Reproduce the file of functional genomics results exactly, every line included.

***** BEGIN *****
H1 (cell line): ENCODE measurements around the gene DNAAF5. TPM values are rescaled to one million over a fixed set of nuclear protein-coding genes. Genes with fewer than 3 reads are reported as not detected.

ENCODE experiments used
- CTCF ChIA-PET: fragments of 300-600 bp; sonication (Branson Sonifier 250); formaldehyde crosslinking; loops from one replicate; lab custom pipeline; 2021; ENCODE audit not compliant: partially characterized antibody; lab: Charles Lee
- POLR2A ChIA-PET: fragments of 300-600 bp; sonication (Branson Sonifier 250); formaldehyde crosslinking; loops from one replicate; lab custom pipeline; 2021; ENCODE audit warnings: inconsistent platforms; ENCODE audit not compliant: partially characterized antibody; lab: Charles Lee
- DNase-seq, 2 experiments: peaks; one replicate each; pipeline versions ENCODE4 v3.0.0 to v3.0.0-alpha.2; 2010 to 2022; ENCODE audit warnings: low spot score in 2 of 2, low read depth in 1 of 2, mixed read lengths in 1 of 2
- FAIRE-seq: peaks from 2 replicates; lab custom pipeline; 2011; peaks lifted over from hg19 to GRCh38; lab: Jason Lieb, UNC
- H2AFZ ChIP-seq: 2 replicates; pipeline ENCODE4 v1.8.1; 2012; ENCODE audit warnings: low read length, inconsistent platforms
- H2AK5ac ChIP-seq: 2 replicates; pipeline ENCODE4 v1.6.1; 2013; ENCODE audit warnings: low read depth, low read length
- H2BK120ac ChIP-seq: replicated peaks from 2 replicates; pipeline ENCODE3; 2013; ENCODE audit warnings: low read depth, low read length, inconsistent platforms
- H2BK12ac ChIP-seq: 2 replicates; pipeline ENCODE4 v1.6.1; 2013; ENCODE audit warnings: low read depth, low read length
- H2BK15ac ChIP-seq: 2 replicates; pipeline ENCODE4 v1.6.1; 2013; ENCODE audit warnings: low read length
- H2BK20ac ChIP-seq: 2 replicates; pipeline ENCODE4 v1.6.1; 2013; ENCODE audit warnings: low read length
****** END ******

H1 (cell line): ENCODE measurements around the gene DNAAF5. TPM values are rescaled to one million over a fixed set of nuclear protein-coding genes. Genes with fewer than 3 reads are reported as not detected.

ENCODE experiments used
- CTCF ChIA-PET: fragments of 300-600 bp; sonication (Branson Sonifier 250); formaldehyde crosslinking; loops from one replicate; lab custom pipeline; 2021; ENCODE audit not compliant: partially characterized antibody; lab: Charles Lee
- POLR2A ChIA-PET: fragments of 300-600 bp; sonication (Branson Sonifier 250); formaldehyde crosslinking; loops from one replicate; lab custom pipeline; 2021; ENCODE audit warnings: inconsistent platforms; ENCODE audit not compliant: partially characterized antibody; lab: Charles Lee
- DNase-seq, 2 experiments: peaks; one replicate each; pipeline versions ENCODE4 v3.0.0 to v3.0.0-alpha.2; 2010 to 2022; ENCODE audit warnings: low spot score in 2 of 2, low read depth in 1 of 2, mixed read lengths in 1 of 2
- FAIRE-seq: peaks from 2 replicates; lab custom pipeline; 2011; peaks lifted over from hg19 to GRCh38; lab: Jason Lieb, UNC
- H2AFZ ChIP-seq: 2 replicates; pipeline ENCODE4 v1.8.1; 2012; ENCODE audit warnings: low read length, inconsistent platforms
- H2AK5ac ChIP-seq: 2 replicates; pipeline ENCODE4 v1.6.1; 2013; ENCODE audit warnings: low read depth, low read length
- H2BK120ac ChIP-seq: replicated peaks from 2 replicates; pipeline ENCODE3; 2013; ENCODE audit warnings: low read depth, low read length, inconsistent platforms
- H2BK12ac ChIP-seq: 2 replicates; pipeline ENCODE4 v1.6.1; 2013; ENCODE audit warnings: low read depth, low read length
- H2BK15ac ChIP-seq: 2 replicates; pipeline ENCODE4 v1.6.1; 2013; ENCODE audit warnings: low read length
- H2BK20ac ChIP-seq: 2 replicates; pipeline ENCODE4 v1.6.1; 2013; ENCODE audit warnings: low read length